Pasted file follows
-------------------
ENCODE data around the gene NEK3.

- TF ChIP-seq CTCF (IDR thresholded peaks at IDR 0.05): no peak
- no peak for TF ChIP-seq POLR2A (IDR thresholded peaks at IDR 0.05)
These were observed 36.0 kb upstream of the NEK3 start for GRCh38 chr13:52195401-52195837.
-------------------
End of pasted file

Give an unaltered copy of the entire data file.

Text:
ENCODE data around the gene NEK3.

- TF ChIP-seq CTCF (IDR thresholded peaks at IDR 0.05): no peak
- no peak for TF ChIP-seq POLR2A (IDR thresholded peaks at IDR 0.05)
These were observed 36.0 kb upstream of the NEK3 start for GRCh38 chr13:52195401-52195837.